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Could there be a better way to spend a balmy winter’s evening in Darwin than sitting under the stars watching a movie? After our evening doing so, we’d suggest not.

I’m always on the look out for different activities which will appeal to our whole family and the Deckchair Cinema was a winner. We thoroughly enjoyed the quirky independent cinema experience which Deckchair offers AND it’s accessible.

Deckchair Cinema Darwin

The Deckchair Cinema, located on the edge of Darwin Harbour, is Darwin’s only outdoor cinema. It was opened by the Darwin Film Society in 1994 and runs a program of varied films.

Taking the laid-back lifestyle of Darwin to the cinema, the Deckchair Cinema has 250 deckchairs for cinema-goers to use for a relaxing experience. If a deckchair isn’t your style, there’s also 150 straight back garden style chairs to use. Wheelchair users can remain in their chair.

BJ wasn’t long out of hospital so he enjoyed relaxing with the extra comfort of a pillow. Cushions are available to guests but if you’re a local you may prefer to take your own as there’s a limited number available.

Being an independent cinema, Deckchair has the ability to screen films which the bigger cinemas may not embrace. This made it a little tricky to find something which would appeal to us as a family, as the usual school holiday offerings weren’t showing on the nights we had available. In the end a small independent documentary, Outback Choir, had us all enthralled.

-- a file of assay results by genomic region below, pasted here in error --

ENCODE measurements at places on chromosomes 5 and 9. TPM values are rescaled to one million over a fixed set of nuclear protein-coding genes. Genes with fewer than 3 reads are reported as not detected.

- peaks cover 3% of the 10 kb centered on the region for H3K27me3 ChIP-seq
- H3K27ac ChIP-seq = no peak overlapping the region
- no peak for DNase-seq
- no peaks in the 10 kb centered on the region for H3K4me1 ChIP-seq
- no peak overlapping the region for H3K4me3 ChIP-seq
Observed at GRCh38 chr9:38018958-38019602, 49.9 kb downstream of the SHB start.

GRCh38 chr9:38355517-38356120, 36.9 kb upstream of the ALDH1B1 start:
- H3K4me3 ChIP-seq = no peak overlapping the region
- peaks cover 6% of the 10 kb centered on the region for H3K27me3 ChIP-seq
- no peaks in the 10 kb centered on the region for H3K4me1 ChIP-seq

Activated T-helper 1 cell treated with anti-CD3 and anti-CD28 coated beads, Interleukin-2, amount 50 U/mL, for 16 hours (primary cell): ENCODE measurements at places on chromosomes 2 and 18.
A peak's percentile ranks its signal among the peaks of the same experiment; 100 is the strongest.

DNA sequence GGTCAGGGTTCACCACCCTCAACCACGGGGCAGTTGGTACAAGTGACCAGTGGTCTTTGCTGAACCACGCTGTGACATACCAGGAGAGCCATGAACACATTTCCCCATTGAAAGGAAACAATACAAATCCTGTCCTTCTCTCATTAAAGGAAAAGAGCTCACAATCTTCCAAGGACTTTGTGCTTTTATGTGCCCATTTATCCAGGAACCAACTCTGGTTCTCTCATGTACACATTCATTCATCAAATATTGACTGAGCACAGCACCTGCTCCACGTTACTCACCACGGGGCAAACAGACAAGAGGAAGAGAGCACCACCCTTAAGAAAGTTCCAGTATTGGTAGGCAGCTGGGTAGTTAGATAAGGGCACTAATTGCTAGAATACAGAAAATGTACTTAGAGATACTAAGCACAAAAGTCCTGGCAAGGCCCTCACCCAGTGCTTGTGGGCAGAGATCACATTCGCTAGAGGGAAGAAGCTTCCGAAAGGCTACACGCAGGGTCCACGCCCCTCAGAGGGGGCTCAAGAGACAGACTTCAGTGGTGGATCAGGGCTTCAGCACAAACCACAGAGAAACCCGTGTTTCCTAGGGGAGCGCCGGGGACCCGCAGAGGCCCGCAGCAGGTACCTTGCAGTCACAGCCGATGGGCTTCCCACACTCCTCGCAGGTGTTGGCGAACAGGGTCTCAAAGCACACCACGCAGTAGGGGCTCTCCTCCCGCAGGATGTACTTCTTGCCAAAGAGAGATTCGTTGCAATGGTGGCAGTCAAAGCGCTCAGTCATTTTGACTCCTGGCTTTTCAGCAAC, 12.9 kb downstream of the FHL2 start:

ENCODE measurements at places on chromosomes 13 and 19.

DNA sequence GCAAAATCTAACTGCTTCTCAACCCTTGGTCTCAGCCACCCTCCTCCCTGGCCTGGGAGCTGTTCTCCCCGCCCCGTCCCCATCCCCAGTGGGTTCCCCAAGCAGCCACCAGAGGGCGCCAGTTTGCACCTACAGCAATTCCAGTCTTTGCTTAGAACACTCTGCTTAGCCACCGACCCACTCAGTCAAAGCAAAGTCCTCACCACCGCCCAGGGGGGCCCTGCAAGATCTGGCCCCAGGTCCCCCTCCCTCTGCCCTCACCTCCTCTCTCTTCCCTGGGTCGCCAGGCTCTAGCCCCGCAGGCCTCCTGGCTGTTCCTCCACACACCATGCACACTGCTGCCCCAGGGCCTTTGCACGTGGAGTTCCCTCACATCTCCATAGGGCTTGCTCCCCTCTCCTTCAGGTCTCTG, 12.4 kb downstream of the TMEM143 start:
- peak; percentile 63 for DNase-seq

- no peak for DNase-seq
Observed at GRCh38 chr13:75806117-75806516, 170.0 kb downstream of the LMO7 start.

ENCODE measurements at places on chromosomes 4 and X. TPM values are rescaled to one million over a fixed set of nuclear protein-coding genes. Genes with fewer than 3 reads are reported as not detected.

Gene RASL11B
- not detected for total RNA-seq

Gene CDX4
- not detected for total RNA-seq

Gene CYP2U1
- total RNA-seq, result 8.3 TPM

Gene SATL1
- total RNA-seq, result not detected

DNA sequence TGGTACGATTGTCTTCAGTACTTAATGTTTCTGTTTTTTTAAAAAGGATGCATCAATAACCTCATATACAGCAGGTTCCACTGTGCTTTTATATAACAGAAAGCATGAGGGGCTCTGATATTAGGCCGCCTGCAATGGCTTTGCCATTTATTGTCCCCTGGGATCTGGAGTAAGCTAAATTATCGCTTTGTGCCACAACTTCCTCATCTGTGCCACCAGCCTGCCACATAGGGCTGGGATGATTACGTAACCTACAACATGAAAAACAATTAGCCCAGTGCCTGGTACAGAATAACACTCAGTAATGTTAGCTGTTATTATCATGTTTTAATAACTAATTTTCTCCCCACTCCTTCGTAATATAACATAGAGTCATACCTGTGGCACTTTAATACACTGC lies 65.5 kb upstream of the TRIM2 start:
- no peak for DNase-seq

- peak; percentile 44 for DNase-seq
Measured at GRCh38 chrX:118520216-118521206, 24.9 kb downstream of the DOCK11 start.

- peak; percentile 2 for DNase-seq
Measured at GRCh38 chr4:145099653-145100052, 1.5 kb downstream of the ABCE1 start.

As our trip to Darwin followed our time visiting an Indigenous community a couple of hours from Uluru, we connected with the theme of the documentary. The movie follows the  heart-warming journey of a regional children’s choir, and its founder Michelle Leonard’s personal mission to bring music to children in isolated country towns.

By the end of the movie we felt so invested in the children who had auditioned, made the cut and finally performed. It was an uplifting story and highlighted the trials and tribulations of running a children’s choir in the most isolated and disadvantaged region of NSW. It was lovely to see one person changing the lives of those children through her passion. If you’ve not seen the movie I highly recommend it


If you’d like to watch the sunset while dining before the movie, arrive early and take advantage of the food truck style offerings which change nightly.

We enjoyed a curry and a glass of wine while soaking up the atmosphere of Darwin Harbour. As the kids aren’t fans of curry they ate before we arrived and opted for snacks from the kiosk during the movie.

It was mid-winter and we enjoyed being in a tropical location with short sleeves rather than rugged up in Sydney.


The kiosk is fully licensed and also serves tea, coffee, popcorn and snacks. We recommend trying the local Crazy Acres ice cream, it’s scrumptious. BJ gave it a big thumbs up!


Level paved footpaths make accessibility a breeze.

Lather up with Mozzie repellant because the Mozzie’s don’t leave just because it’s winter. If you forget, Deckchair Cinema has some for guests to use.

Accessible parking is available outside the cinema but is limited so arrive when the ticket booth opens.

Arrive early if you’d like to dine at the cinema as the caterers can run out of food later in the evening. You can check out the caterer for the evening here.

If you are planning on enjoying one of the hot meals, bring cash as the caterers don’t accept credit cards.

A stand-alone accessible bathroom is available at the cinema.

You can read more about the Deckchair Cinema here.

We paid for our tickets to the Deckchair Cinema.




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